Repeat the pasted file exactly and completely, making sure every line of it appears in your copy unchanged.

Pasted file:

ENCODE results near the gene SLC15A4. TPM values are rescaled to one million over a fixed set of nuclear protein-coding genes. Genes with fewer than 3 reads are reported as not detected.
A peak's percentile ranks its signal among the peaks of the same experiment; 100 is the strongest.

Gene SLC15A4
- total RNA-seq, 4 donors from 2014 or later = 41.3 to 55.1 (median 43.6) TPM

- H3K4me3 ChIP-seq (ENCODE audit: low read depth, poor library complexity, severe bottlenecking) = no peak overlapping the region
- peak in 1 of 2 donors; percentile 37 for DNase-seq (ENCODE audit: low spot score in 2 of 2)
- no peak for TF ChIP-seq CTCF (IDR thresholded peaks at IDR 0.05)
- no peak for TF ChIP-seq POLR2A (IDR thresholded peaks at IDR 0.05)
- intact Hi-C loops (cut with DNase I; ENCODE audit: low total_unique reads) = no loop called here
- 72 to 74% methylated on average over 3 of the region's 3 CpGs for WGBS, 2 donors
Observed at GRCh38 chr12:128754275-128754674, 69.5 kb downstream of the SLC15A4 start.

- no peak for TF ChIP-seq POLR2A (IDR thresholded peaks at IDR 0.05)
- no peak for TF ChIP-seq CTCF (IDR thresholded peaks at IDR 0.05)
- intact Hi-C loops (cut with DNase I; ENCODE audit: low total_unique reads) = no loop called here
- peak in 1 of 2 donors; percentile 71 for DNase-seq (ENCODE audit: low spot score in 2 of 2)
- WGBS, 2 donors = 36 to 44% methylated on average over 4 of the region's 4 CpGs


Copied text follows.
ENCODE results near the gene SLC15A4. TPM values are rescaled to one million over a fixed set of nuclear protein-coding genes. Genes with fewer than 3 reads are reported as not detected.
A peak's percentile ranks its signal among the peaks of the same experiment; 100 is the strongest.

Gene SLC15A4
- total RNA-seq, 4 donors from 2014 or later = 41.3 to 55.1 (median 43.6) TPM

- H3K4me3 ChIP-seq (ENCODE audit: low read depth, poor library complexity, severe bottlenecking) = no peak overlapping the region
- peak in 1 of 2 donors; percentile 37 for DNase-seq (ENCODE audit: low spot score in 2 of 2)
- no peak for TF ChIP-seq CTCF (IDR thresholded peaks at IDR 0.05)
- no peak for TF ChIP-seq POLR2A (IDR thresholded peaks at IDR 0.05)
- intact Hi-C loops (cut with DNase I; ENCODE audit: low total_unique reads) = no loop called here
- 72 to 74% methylated on average over 3 of the region's 3 CpGs for WGBS, 2 donors
Observed at GRCh38 chr12:128754275-128754674, 69.5 kb downstream of the SLC15A4 start.

- no peak for TF ChIP-seq POLR2A (IDR thresholded peaks at IDR 0.05)
- no peak for TF ChIP-seq CTCF (IDR thresholded peaks at IDR 0.05)
- intact Hi-C loops (cut with DNase I; ENCODE audit: low total_unique reads) = no loop called here
- peak in 1 of 2 donors; percentile 71 for DNase-seq (ENCODE audit: low spot score in 2 of 2)
- WGBS, 2 donors = 36 to 44% methylated on average over 4 of the region's 4 CpGs